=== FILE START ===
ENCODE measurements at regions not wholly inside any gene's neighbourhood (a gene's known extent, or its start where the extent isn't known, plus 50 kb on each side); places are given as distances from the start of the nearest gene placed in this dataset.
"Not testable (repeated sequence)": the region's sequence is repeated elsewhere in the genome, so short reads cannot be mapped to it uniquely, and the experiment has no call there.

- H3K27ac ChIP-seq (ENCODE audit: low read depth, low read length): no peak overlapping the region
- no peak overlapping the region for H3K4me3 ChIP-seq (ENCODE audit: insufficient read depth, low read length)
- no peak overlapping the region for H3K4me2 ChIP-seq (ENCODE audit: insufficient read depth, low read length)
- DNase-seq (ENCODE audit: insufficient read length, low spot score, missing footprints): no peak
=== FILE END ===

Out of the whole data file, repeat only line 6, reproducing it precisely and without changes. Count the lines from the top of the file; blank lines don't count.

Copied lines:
- DNase-seq (ENCODE audit: insufficient read length, low spot score, missing footprints): no peak